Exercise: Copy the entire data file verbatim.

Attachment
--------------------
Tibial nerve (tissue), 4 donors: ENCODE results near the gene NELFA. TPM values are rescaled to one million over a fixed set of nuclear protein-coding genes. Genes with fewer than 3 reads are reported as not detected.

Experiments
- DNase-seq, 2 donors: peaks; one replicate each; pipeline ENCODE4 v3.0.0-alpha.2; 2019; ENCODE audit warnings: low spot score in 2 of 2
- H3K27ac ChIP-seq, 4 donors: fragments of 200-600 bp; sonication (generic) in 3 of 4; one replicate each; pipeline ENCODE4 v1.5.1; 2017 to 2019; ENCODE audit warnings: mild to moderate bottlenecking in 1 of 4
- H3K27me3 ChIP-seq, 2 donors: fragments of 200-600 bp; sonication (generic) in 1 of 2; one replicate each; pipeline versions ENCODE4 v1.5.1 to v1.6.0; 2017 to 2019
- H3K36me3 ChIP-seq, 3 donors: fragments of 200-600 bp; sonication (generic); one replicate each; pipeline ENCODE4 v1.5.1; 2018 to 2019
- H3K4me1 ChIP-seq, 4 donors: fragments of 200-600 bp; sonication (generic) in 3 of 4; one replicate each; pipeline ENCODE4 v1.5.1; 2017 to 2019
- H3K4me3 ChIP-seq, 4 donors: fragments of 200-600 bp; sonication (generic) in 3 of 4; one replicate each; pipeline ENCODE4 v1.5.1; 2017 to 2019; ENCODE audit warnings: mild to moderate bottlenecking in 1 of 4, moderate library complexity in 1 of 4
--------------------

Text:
Tibial nerve (tissue), 4 donors: ENCODE results near the gene NELFA. TPM values are rescaled to one million over a fixed set of nuclear protein-coding genes. Genes with fewer than 3 reads are reported as not detected.

Experiments
- DNase-seq, 2 donors: peaks; one replicate each; pipeline ENCODE4 v3.0.0-alpha.2; 2019; ENCODE audit warnings: low spot score in 2 of 2
- H3K27ac ChIP-seq, 4 donors: fragments of 200-600 bp; sonication (generic) in 3 of 4; one replicate each; pipeline ENCODE4 v1.5.1; 2017 to 2019; ENCODE audit warnings: mild to moderate bottlenecking in 1 of 4
- H3K27me3 ChIP-seq, 2 donors: fragments of 200-600 bp; sonication (generic) in 1 of 2; one replicate each; pipeline versions ENCODE4 v1.5.1 to v1.6.0; 2017 to 2019
- H3K36me3 ChIP-seq, 3 donors: fragments of 200-600 bp; sonication (generic); one replicate each; pipeline ENCODE4 v1.5.1; 2018 to 2019
- H3K4me1 ChIP-seq, 4 donors: fragments of 200-600 bp; sonication (generic) in 3 of 4; one replicate each; pipeline ENCODE4 v1.5.1; 2017 to 2019
- H3K4me3 ChIP-seq, 4 donors: fragments of 200-600 bp; sonication (generic) in 3 of 4; one replicate each; pipeline ENCODE4 v1.5.1; 2017 to 2019; ENCODE audit warnings: mild to moderate bottlenecking in 1 of 4, moderate library complexity in 1 of 4